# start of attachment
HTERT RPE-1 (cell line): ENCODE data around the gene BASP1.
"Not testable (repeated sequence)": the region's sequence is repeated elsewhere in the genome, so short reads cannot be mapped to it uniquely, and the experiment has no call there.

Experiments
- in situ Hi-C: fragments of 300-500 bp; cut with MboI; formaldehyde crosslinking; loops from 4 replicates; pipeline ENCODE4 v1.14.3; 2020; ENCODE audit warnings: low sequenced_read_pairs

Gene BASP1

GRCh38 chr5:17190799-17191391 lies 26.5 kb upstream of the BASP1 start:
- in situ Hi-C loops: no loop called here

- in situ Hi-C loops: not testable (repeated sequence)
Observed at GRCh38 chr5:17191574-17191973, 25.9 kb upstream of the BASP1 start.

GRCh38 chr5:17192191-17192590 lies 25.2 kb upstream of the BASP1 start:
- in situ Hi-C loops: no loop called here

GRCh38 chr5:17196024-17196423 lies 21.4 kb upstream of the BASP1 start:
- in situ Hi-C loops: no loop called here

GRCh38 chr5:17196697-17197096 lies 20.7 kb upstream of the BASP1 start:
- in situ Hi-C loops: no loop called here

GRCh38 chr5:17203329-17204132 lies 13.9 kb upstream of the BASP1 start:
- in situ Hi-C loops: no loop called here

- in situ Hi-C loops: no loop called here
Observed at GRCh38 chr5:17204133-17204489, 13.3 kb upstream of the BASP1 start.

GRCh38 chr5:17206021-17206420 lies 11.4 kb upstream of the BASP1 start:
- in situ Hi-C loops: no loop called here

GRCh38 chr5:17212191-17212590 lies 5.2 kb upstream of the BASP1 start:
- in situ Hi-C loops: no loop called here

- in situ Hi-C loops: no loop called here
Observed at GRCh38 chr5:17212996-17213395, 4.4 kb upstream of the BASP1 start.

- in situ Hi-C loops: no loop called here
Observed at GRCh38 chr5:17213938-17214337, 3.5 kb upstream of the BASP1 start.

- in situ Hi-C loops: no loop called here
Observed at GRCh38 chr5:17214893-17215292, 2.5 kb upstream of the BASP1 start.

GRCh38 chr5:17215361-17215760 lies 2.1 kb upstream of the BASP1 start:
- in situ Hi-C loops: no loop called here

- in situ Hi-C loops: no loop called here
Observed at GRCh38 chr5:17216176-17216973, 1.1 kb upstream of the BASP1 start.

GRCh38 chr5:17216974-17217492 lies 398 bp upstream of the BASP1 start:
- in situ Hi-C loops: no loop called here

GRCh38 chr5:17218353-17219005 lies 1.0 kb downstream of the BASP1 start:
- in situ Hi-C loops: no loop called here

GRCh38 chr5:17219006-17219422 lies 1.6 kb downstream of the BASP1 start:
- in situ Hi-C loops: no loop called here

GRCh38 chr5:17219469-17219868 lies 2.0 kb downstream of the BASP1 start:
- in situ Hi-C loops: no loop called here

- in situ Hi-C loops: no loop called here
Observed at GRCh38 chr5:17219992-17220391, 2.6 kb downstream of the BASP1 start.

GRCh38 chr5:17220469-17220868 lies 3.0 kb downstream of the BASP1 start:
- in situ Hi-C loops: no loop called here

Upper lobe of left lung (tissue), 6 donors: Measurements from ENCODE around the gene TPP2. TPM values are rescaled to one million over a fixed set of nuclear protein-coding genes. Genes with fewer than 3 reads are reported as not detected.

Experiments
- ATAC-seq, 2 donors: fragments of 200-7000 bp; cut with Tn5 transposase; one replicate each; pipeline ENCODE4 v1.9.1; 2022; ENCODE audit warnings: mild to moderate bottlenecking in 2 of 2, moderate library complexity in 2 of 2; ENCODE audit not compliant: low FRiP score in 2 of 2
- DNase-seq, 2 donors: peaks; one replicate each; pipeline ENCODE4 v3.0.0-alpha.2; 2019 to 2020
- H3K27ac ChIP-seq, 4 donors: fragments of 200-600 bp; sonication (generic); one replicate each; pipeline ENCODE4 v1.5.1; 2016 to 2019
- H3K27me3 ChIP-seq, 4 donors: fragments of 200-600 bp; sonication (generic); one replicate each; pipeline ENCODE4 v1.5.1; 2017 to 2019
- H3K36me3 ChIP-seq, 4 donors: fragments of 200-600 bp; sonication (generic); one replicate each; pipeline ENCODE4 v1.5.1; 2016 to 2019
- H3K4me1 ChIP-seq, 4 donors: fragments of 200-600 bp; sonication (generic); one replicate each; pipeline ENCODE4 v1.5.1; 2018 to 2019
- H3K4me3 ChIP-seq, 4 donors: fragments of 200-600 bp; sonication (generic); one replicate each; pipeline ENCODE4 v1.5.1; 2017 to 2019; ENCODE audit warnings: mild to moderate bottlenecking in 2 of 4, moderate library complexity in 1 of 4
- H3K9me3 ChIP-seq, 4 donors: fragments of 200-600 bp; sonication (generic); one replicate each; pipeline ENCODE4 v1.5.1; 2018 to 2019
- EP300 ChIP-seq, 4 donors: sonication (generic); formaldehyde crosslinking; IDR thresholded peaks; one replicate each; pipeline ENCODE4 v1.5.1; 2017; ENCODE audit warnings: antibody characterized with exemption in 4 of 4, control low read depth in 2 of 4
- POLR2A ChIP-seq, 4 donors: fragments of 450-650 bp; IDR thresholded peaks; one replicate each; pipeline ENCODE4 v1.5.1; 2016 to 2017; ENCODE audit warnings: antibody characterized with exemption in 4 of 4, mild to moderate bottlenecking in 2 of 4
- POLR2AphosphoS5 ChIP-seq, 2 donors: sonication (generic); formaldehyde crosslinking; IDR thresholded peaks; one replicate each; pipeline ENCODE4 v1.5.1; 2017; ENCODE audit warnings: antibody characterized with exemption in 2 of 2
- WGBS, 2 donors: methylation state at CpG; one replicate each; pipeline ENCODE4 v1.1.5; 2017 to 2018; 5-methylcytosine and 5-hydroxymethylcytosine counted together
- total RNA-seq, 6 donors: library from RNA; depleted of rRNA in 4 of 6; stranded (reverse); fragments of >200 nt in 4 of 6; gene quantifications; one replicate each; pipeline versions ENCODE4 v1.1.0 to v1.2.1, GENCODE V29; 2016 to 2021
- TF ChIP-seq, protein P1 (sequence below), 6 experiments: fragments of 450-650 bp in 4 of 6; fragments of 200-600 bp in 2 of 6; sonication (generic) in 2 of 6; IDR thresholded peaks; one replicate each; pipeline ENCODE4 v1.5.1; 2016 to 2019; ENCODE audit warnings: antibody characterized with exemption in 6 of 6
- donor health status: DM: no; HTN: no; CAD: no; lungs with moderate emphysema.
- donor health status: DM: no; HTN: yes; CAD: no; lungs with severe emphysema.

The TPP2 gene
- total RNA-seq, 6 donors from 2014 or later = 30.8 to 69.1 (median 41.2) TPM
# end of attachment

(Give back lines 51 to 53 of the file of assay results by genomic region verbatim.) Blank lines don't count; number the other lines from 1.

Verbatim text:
- H3K27me3 ChIP-seq, 4 donors: fragments of 200-600 bp; sonication (generic); one replicate each; pipeline ENCODE4 v1.5.1; 2017 to 2019
- H3K36me3 ChIP-seq, 4 donors: fragments of 200-600 bp; sonication (generic); one replicate each; pipeline ENCODE4 v1.5.1; 2016 to 2019
- H3K4me1 ChIP-seq, 4 donors: fragments of 200-600 bp; sonication (generic); one replicate each; pipeline ENCODE4 v1.5.1; 2018 to 2019